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Wednesday, August 13th
4:00pm

(via 199714424)

24 notes
199714424:

The Seashell and the Clergyman (Germaine Dulac, 1928)

199714424:

The Seashell and the Clergyman (Germaine Dulac, 1928)

12:54pm

(via garconniere)

131 notes
failedprojects:

Exploring the politics of representation, Station to Station is comprised of abstracted film stills created through the productive misuse of technology. Sourced from Kent Mackenzie’s film, The Exiles (1961), These images are made by scanning the film while it is being played on a portable digital video player: turning moving images into still ones. The documentary style film follows a small group of Indigenous people living in Los Angeles. Over a twelve-hour period, the film records their candid discussions of home, community, and future.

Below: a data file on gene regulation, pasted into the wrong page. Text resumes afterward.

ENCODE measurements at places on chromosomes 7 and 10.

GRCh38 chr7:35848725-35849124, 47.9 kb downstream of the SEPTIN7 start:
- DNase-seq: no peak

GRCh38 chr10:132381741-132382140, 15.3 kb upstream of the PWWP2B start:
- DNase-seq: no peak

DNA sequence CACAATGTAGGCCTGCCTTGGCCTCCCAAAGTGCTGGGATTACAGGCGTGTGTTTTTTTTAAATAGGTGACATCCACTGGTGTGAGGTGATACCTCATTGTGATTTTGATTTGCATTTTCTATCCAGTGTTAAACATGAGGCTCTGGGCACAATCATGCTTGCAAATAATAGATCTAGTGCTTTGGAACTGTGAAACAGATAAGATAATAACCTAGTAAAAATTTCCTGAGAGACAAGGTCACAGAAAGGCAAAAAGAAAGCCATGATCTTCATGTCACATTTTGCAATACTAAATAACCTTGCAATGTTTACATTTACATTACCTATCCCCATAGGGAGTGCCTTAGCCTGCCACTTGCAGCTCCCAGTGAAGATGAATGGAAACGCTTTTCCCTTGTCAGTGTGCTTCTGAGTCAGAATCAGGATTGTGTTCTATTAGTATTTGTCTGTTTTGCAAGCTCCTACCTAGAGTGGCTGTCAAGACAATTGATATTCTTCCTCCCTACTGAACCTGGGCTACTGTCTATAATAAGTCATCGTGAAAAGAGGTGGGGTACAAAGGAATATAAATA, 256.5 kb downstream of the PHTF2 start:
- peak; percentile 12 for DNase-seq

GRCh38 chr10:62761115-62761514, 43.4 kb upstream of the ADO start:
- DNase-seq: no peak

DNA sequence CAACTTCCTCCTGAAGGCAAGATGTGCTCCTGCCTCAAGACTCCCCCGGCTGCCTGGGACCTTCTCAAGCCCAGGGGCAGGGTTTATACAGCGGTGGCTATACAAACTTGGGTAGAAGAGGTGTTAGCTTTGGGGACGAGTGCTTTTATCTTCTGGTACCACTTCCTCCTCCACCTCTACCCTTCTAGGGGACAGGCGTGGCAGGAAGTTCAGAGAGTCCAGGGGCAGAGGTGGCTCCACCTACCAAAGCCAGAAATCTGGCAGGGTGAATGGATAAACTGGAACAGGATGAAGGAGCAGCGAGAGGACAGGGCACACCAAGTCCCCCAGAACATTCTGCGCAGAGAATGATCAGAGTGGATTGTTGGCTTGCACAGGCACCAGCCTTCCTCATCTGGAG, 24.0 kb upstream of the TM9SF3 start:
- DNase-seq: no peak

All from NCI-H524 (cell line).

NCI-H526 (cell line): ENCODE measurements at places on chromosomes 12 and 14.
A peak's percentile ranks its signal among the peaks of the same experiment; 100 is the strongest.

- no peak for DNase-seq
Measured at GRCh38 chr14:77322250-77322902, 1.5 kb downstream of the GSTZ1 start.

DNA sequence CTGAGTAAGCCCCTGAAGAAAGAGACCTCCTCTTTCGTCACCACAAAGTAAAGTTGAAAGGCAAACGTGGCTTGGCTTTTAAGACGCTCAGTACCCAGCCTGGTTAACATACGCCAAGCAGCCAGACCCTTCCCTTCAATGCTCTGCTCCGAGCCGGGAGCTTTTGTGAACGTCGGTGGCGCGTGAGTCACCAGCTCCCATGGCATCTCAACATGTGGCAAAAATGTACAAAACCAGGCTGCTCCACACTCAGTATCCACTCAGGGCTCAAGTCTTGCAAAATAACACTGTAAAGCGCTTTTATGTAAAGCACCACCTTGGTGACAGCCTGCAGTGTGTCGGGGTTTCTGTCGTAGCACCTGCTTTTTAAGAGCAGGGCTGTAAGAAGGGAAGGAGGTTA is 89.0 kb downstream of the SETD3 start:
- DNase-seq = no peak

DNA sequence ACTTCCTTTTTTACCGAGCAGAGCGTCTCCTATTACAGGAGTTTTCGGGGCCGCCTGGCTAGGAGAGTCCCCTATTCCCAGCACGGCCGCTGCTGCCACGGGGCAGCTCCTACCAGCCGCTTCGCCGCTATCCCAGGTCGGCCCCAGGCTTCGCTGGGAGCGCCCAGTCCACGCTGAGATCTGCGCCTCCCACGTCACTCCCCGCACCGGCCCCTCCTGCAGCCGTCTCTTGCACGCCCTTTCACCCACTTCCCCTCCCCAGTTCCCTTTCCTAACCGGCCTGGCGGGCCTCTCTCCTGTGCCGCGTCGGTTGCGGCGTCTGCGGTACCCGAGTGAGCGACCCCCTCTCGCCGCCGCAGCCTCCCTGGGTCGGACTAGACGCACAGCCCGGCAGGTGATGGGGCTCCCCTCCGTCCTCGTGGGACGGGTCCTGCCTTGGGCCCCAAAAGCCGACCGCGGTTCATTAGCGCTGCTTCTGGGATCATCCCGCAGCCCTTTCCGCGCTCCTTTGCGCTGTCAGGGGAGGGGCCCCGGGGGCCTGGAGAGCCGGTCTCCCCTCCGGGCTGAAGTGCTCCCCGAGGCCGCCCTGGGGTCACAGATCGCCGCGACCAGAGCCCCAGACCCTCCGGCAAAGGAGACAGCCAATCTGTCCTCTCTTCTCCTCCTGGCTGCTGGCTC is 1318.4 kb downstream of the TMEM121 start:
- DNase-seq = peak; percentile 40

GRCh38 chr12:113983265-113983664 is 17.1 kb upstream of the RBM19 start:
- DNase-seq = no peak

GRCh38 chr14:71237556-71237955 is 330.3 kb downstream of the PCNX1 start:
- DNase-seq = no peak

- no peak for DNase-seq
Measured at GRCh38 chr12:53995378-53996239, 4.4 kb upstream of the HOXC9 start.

via Raymond Boisjoly

failedprojects:

Exploring the politics of representation, Station to Station is comprised of abstracted film stills created through the productive misuse of technology. Sourced from Kent Mackenzie’s film, The Exiles (1961), These images are made by scanning the film while it is being played on a portable digital video player: turning moving images into still ones. The documentary style film follows a small group of Indigenous people living in Los Angeles. Over a twelve-hour period, the film records their candid discussions of home, community, and future.

via Raymond Boisjoly

(Source: failedprojects)

Tuesday, August 12th
11:35am

(via roserosette)

43 notes
roserosette:

Invocation of My Demon Brother, 1969, Kenneth Anger

roserosette:

Invocation of My Demon Brother, 1969, Kenneth Anger

10:46am

(via troubleeveryday)

85 notes
roserosette:

Invocation of My Demon Brother, 1969, Kenneth Anger

roserosette:

Invocation of My Demon Brother, 1969, Kenneth Anger

Monday, August 11th